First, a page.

Vagueness and Rationality in Language Use and Cognition

  • Richard Dietz

Part of the Language, Cognition, and Mind book series (LCAM, volume 5)

Table of contents

  1. Front Matter
    Pages i-ix
  2. Richard Dietz
    Pages 1-3
  3. Vagueness in Rational Choice

    1. Front Matter
      Pages 5-5
    2. Anna Mahtani
      Pages 7-30
    3. Chrisoula Andreou
      Pages 49-59
  4. Rationality in Vague Language Use and Cognition

    1. Front Matter
      Pages 61-61
    2. Matthew James Green, Kees van Deemter
      Pages 63-86
    3. José Pedro Correia, Michael Franke
      Pages 87-113
    4. Igor Douven
      Pages 115-134
    5. Timothy W. Grinsell
      Pages 135-152

About this book


This volume presents new conceptual and experimental studies which investigate the connection between vagueness and rationality from various systematic directions, such as philosophy, linguistics, cognitive psychology, computing science, and economics. Vagueness in language use and cognition has traditionally been interpreted in epistemic or semantic terms. The standard view of vagueness specifically suggests that considerations of agency or rationality, broadly conceived, can be left out of the equation. Most recently, new literature on vagueness has been released which suggests that the standard view is inadequate and that considerations of rationality should factor into more comprehensive models of vagueness. The methodological approaches presented here are diverse, ranging from philosophical interpretations of rational credence for vagueness to adaptations of choice theory (dynamic choice theory, revealed preference models, social choice theory), probabilistic models of pragmatic reasoning (Bayesian pragmatics), evolutionary game theory, and conceptual space models of categorisation.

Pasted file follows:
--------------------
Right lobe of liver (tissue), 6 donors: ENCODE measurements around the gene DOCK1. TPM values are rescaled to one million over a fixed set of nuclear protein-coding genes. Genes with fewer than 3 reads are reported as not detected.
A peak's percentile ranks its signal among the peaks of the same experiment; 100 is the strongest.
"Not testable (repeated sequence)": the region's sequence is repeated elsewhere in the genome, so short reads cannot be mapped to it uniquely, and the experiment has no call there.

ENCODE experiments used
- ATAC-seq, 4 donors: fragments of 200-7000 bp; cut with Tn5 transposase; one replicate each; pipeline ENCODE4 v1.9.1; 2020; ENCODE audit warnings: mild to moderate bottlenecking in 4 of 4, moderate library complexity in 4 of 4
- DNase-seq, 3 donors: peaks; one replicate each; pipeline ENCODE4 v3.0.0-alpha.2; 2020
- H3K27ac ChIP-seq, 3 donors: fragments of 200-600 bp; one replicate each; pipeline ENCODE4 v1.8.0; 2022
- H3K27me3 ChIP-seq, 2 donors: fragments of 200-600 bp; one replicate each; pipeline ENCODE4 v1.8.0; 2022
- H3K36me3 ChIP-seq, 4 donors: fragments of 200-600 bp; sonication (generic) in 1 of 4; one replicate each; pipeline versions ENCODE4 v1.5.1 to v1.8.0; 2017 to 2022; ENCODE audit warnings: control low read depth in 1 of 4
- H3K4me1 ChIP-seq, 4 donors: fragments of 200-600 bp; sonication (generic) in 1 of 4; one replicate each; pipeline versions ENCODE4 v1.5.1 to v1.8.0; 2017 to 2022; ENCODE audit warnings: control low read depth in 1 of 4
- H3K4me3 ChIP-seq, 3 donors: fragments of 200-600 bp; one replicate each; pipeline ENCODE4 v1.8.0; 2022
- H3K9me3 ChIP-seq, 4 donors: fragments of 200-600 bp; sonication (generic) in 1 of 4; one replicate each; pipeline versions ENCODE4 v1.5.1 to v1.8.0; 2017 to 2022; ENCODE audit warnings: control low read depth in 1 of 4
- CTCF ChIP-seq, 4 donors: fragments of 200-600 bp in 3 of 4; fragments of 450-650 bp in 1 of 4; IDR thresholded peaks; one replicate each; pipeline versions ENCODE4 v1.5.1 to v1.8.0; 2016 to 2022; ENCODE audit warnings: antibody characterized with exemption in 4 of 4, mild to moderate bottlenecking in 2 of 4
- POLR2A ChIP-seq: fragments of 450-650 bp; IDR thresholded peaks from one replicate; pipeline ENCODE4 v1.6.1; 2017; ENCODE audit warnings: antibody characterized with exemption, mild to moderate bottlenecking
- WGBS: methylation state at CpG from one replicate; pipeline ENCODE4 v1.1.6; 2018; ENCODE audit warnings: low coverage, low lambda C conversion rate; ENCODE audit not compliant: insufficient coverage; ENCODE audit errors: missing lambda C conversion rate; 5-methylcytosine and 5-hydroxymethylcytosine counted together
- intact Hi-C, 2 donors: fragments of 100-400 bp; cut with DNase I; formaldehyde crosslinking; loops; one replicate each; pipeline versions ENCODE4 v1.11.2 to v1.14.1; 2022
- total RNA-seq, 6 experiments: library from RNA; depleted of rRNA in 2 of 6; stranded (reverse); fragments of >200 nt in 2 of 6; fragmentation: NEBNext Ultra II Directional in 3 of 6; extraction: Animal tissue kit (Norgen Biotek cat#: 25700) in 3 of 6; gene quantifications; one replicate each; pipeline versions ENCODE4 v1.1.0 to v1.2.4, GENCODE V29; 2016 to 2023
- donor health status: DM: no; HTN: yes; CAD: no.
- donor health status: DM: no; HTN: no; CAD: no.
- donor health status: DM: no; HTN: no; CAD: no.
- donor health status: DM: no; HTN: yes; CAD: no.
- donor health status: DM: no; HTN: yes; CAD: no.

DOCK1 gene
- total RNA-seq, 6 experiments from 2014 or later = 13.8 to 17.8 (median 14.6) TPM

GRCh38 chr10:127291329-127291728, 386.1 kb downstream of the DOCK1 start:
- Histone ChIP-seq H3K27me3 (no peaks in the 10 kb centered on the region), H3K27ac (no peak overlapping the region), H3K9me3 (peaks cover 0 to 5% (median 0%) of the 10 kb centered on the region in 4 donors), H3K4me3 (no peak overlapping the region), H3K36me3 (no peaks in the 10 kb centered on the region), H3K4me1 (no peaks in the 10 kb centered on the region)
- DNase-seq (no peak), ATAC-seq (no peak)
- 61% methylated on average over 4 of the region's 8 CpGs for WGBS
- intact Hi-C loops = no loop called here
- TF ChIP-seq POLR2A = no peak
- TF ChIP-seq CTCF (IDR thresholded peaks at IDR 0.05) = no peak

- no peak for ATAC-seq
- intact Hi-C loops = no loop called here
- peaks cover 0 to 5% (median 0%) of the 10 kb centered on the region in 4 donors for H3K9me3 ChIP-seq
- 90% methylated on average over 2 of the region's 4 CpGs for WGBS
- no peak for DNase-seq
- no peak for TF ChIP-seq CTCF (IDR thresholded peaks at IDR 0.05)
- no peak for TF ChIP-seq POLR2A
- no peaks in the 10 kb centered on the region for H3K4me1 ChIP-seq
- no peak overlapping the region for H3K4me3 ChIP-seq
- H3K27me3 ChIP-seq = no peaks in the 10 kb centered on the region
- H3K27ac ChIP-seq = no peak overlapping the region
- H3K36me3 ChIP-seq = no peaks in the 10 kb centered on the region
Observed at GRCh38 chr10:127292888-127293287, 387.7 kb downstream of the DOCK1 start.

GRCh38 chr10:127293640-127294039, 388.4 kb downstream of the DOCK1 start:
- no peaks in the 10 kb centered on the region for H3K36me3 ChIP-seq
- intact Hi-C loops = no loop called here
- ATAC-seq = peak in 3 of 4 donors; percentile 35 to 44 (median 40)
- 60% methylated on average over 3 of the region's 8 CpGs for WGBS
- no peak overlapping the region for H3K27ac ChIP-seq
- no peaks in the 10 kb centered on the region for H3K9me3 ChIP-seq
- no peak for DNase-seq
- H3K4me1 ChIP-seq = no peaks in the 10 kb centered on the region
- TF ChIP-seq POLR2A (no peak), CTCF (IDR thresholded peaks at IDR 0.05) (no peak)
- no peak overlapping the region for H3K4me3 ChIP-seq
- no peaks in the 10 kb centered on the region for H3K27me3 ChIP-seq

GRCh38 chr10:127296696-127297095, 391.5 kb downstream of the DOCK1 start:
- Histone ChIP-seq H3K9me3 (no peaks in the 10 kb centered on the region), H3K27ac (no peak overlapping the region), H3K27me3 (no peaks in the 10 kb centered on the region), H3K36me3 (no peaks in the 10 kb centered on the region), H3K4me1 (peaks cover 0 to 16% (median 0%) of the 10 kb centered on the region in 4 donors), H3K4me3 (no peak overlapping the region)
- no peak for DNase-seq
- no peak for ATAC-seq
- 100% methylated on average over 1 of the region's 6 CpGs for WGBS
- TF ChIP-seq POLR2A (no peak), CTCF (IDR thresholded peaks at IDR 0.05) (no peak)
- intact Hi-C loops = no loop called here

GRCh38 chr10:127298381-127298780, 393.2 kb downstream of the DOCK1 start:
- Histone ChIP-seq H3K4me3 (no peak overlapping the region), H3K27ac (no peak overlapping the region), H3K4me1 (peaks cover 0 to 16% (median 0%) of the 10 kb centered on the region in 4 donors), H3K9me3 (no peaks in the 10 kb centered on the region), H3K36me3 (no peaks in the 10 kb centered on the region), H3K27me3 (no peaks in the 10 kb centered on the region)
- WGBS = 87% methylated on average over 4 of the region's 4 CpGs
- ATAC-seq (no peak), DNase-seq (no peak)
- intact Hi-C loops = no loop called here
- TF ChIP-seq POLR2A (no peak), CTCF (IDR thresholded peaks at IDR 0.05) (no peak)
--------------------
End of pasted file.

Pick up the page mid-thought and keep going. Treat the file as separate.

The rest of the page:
I have no doubt that this volume will be a valuable contribution to the current literature on the topic. All chapters are refreshingly original, and they offer surprising connections between vagueness as a semantic phenomenon and other seemingly unrelated problems in game theory, Bayesian epistemology or social choice theory. As a result, the reader is able to acquire a broad understanding of the problem, as well as a sense of its pervasiveness.  The book also exhibits a delicate balance between conceptual and experimental approaches to vagueness. It is highly recommended to scholars and graduate students working on epistemology, philosophy of language, cognitive psychology, or linguistics. Eleonora Cresto, CONICET, Buenos Aires, Argentina


Natural Sources of Vagueness and their Implications Clustering Approach to Vagueness Theory of Cognition, Language and Mind Vague Expressions Plural Values Condorcet's Paradox

Editors and affiliations

  • Richard Dietz
    • 1
  1. 1.Graduate School of Arts and SciencesThe University of TokyoTokyoJapan

Bibliographic information

  • DOI
  • Copyright Information Springer Nature Switzerland AG 2019
  • Publisher Name Springer, Cham
  • eBook Packages Social Sciences
  • Print ISBN 978-3-030-15930-6
  • Online ISBN 978-3-030-15931-3
  • Series Print ISSN 2364-4109
  • Series Online ISSN 2364-4117
  • Buy this book on publisher's site